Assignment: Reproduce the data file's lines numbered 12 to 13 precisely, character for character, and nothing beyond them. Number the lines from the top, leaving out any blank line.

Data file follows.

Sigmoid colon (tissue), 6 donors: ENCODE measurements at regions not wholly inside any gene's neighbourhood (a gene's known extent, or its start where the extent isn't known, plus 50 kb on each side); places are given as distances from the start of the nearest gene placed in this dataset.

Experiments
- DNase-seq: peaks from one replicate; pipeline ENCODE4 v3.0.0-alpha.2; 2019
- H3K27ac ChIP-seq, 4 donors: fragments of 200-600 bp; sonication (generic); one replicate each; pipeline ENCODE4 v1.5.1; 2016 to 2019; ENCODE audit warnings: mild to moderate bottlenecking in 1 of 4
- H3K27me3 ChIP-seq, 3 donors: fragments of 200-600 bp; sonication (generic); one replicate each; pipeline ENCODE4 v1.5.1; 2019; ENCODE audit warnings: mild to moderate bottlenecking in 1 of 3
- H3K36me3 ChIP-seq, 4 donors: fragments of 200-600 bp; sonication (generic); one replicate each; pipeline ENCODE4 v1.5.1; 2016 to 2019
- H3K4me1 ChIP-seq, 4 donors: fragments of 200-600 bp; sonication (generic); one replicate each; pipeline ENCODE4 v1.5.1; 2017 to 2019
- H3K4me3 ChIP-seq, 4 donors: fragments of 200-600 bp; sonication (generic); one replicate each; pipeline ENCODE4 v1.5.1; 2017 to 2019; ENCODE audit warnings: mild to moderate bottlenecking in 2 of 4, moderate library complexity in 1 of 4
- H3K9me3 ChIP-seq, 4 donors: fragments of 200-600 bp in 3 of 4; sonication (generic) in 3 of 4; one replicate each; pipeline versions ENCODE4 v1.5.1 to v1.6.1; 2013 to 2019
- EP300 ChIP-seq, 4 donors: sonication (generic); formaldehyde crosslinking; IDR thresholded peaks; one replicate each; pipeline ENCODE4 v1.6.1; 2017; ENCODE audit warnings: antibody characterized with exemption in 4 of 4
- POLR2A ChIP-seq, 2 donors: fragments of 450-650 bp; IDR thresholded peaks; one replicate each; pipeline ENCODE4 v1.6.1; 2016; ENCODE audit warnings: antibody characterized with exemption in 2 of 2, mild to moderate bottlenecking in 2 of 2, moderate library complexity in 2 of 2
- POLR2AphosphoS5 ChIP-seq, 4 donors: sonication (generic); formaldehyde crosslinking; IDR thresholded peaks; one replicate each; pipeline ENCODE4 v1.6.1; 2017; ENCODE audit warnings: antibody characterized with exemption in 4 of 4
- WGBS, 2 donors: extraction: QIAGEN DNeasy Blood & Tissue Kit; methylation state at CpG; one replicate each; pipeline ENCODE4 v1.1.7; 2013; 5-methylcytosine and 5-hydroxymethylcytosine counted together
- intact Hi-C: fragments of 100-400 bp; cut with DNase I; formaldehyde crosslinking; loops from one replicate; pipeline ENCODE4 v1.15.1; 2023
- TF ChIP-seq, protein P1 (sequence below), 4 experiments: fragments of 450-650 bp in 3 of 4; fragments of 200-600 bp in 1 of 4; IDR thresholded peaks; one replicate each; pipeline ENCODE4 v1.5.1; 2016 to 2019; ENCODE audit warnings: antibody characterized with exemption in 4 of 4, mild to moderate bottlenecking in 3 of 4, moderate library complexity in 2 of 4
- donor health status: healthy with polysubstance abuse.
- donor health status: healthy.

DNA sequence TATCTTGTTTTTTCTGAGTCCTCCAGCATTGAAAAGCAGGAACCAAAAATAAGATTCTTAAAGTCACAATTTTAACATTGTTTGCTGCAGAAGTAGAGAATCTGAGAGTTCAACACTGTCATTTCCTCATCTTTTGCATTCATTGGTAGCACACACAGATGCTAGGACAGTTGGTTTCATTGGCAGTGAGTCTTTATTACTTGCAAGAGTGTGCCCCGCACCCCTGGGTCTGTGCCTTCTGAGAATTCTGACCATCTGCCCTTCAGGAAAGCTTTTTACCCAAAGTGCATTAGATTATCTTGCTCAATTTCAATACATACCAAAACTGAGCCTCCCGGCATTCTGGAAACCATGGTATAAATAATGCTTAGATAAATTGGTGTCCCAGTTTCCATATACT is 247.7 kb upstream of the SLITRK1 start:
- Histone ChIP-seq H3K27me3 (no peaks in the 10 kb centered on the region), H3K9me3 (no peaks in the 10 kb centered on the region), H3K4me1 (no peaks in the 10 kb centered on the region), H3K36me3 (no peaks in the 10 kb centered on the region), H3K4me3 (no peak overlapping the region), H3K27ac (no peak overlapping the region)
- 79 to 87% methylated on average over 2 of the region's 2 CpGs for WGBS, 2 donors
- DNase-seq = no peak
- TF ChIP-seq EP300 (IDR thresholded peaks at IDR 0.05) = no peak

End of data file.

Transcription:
- POLR2AphosphoS5 ChIP-seq, 4 donors: sonication (generic); formaldehyde crosslinking; IDR thresholded peaks; one replicate each; pipeline ENCODE4 v1.6.1; 2017; ENCODE audit warnings: antibody characterized with exemption in 4 of 4
- WGBS, 2 donors: extraction: QIAGEN DNeasy Blood & Tissue Kit; methylation state at CpG; one replicate each; pipeline ENCODE4 v1.1.7; 2013; 5-methylcytosine and 5-hydroxymethylcytosine counted together